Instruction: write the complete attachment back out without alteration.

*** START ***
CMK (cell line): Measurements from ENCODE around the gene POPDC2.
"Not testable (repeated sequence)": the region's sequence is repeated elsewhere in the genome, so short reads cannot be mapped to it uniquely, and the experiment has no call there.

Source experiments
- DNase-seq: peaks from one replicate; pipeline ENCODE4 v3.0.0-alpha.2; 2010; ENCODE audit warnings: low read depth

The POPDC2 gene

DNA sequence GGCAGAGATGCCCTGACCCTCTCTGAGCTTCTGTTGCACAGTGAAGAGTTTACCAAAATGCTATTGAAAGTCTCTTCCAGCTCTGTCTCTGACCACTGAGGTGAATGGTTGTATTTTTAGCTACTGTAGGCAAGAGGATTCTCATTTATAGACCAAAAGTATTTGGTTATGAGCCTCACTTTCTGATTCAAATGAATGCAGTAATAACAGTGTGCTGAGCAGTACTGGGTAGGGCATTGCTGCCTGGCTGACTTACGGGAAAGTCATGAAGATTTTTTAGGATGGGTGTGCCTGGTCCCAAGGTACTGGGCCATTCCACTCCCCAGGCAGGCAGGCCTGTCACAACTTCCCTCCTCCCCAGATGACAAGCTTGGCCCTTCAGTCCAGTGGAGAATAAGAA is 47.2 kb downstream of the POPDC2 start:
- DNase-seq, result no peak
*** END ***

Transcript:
CMK (cell line): Measurements from ENCODE around the gene POPDC2.
"Not testable (repeated sequence)": the region's sequence is repeated elsewhere in the genome, so short reads cannot be mapped to it uniquely, and the experiment has no call there.

Source experiments
- DNase-seq: peaks from one replicate; pipeline ENCODE4 v3.0.0-alpha.2; 2010; ENCODE audit warnings: low read depth

The POPDC2 gene

DNA sequence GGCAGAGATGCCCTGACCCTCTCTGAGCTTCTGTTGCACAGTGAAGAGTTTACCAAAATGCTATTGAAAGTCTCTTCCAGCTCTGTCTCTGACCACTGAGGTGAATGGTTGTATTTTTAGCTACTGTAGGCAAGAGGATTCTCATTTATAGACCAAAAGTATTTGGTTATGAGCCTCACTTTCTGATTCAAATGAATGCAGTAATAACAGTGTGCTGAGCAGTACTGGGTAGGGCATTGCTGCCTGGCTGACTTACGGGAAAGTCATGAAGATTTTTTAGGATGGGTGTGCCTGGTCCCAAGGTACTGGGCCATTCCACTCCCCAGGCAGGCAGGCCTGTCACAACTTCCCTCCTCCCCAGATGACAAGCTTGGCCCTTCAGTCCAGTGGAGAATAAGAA is 47.2 kb downstream of the POPDC2 start:
- DNase-seq, result no peak